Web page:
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There are many ways to determine the fair market value of a business. Large or small.
Are you looking to buy?? or sell?? What kind of business??
One formula could be a percentage of annual gross income .Another could be gross profit times a number.
The fair market value of a business could be determined by number of clients, volume,
the track record based on prior years tax returns adjusted by cash (if any).
Do you have an Accountant?? A Lawyer??
Good luck, LUCKIEST
The main factors seem to be the type of business, competitive position, market pressure, and earnings. For a service business where the owner basically IS the business, the valuation-to-profit ratio may only be 1:1. For an established light manufacturing business with stable management, fixed assets, a strong market position, limited competition, and continued earnings that do not depend on any one person, skill, or product, the ratio may be as high as 10:1. One problem is that the financial statements for many small businesses don't really show an accurate earnings picture.
Earnings, Earnings, Earnings. The key to placing a value on any business is understanding it's earnings? Earnings will tell you how healthy a business is. Usually you take a look at the long and short term profit potential of a business, along with the value of the business assets as well as the business liabilities to gauge the true value of a business.
I've done valuations in the past, mainly for larger businesses, though. You can get very complex in your financial analysis, even for a small company.
My father, however, recently sold his business after 20 years (and subsequently purchased another, smaller version of the same business). Both businesses would have been considered small, though. He did enlist the aid of an accountant and an attorney in both cases, and the valuations that were produced for both transactions were derived from comparisons to similar businesses.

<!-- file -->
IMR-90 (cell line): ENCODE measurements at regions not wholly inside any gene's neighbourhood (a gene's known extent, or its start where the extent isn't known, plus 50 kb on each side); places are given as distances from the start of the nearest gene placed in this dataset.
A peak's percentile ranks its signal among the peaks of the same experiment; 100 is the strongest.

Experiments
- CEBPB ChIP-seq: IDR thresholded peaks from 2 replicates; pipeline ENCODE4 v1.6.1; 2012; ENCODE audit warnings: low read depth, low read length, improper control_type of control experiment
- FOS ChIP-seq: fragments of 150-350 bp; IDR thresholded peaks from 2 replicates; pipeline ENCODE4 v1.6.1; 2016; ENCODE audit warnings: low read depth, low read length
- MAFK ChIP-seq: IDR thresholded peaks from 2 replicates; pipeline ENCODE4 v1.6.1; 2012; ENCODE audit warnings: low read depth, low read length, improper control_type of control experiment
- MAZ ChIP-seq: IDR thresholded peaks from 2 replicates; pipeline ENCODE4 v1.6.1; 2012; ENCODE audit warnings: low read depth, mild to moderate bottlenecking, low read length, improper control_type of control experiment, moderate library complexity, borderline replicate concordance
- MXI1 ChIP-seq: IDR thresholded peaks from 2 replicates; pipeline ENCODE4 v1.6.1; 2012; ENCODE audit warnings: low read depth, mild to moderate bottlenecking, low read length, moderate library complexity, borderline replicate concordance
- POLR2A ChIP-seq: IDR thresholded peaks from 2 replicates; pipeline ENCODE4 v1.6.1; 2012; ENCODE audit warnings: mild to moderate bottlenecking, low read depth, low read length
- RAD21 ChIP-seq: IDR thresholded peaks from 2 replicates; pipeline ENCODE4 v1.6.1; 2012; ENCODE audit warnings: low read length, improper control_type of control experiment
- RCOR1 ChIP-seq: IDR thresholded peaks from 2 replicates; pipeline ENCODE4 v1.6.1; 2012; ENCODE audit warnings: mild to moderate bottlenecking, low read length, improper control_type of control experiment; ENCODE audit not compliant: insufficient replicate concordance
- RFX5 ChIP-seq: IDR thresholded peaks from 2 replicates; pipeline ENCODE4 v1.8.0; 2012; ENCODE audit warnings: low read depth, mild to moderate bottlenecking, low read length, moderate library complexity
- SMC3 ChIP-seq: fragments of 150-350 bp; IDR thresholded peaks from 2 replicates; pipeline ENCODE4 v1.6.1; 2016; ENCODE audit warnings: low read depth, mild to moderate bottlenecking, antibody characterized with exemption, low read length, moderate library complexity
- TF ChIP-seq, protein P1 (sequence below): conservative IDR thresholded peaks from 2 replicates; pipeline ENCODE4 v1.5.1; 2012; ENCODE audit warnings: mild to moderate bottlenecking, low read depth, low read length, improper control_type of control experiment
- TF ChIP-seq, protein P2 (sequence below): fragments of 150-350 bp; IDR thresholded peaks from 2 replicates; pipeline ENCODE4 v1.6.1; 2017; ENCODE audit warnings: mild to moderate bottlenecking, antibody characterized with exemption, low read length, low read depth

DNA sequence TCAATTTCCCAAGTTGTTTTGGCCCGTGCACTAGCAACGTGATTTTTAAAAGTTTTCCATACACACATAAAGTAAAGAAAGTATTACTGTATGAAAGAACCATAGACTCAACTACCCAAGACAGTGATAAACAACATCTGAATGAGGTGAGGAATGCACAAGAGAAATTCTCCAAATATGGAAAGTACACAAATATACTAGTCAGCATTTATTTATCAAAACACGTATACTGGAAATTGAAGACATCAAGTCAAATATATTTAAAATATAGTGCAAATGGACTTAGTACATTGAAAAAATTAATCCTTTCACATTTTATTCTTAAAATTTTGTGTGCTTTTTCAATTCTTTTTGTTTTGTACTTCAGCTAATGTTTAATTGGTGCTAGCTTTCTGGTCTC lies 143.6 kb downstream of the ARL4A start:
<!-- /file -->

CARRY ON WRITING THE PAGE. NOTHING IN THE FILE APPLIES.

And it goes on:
In a nutshell, the type of business (a veterinary hospital in both cases), drove the valuation. The valuation expert had a database of similar transactions, and applied a range of multiples to calculate base case, high and low valuations. Depending upon whether you're the buyer or the seller, you'll use the high or low valuations as your opening offers in negotiation. You can use the base case to evaluate the final decision. You'll be hard-pressed to do this type of valuation on your own because you won't have access to comparables, so I'd suggest, if you're serious about selling/buying, hiring someone with some experience in your industry - probably an accountant or banker.
By the way, when I say multiples, I mean a multiple of sales or earnings, something like sale price = 5X profits or 1.5X sales. As was noted earlier, financial statements for small businesses (where you'd get the sales or profits numbers) are notoriously unreliable, so take that into account if you're a buyer.
Just checking in. Bring us up to date. Have any of these suggestions been of help??
What is happening?? LUCKIEST
Just went through something similar when I was looking to forge a partnership with another lawn care company. I say this will likely vary and this is a subject where the lawyers and the accountants need to get involved. Myself and the other business owner had two different views on how to evaluated the value and health of our businesses, so there are many ways you can look at this.